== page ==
Native Cubans could move to the big leagues without dealing much in politics, secrecy and defection six decades ago. Cuban baseball talent was highly regarded and increasingly desirable. Not coincidentally, Minnie Minoso was at the forefront of the international game then. His baseball skills caught the eye. His distinctive name caught the ear. And his warm and engaging personality made him an uncommonly popular figure anywhere he played -- no, anywhere he went -- and helped forge a legacy that, to this day, prompts baseball folks to smile.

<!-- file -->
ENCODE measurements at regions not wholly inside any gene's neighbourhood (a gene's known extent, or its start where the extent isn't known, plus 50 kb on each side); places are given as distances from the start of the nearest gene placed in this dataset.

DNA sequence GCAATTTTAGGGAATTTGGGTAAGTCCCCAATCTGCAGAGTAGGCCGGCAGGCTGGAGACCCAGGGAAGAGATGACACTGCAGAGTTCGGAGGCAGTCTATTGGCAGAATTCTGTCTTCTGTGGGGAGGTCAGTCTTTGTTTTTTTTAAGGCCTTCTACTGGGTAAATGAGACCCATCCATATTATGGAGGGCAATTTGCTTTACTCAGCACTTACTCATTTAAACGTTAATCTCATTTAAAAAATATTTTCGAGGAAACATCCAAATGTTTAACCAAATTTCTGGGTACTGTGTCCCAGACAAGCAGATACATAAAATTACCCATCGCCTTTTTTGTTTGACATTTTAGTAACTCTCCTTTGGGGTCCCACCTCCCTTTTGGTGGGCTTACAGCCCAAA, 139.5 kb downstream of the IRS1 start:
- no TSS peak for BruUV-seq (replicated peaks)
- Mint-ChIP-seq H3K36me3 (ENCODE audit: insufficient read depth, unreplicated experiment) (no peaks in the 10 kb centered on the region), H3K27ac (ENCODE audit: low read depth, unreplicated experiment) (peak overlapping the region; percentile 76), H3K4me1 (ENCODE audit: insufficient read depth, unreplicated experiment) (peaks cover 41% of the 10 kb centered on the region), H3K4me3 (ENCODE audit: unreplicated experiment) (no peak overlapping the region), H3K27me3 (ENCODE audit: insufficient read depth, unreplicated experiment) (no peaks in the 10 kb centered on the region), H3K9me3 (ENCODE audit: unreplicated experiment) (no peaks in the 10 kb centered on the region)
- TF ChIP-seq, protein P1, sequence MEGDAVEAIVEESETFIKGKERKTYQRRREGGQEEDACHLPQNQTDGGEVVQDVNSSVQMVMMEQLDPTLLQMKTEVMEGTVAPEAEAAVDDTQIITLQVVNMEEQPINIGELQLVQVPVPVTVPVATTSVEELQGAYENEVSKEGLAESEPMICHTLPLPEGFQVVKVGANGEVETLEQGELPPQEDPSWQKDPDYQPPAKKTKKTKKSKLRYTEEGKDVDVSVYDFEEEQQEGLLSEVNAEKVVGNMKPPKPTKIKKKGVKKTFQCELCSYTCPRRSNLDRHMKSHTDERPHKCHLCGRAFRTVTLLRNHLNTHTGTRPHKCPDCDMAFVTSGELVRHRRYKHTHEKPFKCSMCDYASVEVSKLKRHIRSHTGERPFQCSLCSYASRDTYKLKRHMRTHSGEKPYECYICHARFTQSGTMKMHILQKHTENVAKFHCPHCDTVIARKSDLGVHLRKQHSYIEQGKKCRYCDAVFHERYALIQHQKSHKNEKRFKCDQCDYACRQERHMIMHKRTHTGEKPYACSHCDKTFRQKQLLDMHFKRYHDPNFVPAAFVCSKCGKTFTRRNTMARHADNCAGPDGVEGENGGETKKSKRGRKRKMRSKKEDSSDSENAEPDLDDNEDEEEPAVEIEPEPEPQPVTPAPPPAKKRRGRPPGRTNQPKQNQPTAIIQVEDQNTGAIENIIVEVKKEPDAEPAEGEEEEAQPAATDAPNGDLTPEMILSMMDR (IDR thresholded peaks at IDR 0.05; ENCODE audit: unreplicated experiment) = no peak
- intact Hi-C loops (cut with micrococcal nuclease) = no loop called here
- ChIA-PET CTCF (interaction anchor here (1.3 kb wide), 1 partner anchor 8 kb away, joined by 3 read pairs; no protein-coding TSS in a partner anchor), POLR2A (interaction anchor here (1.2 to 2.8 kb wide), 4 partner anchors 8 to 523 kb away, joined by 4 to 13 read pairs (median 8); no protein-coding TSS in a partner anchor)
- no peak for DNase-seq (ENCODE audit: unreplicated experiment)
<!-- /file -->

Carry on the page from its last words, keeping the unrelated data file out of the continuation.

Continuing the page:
Minoso died Sunday at age 90 -- 34 years after his final at-bat in the big leagues, the one that made him the second player in Major League history to appear in games in five decades. Had Bill Veeck, baseball's ultimate showman, lived into the summer of 1990, Minoso probably would have played in six, and perhaps ended his 14-year slump at three at-bats.
Marty Noble is a reporter for MLB.com. This story was not subject to the approval of Major League Baseball or its clubs.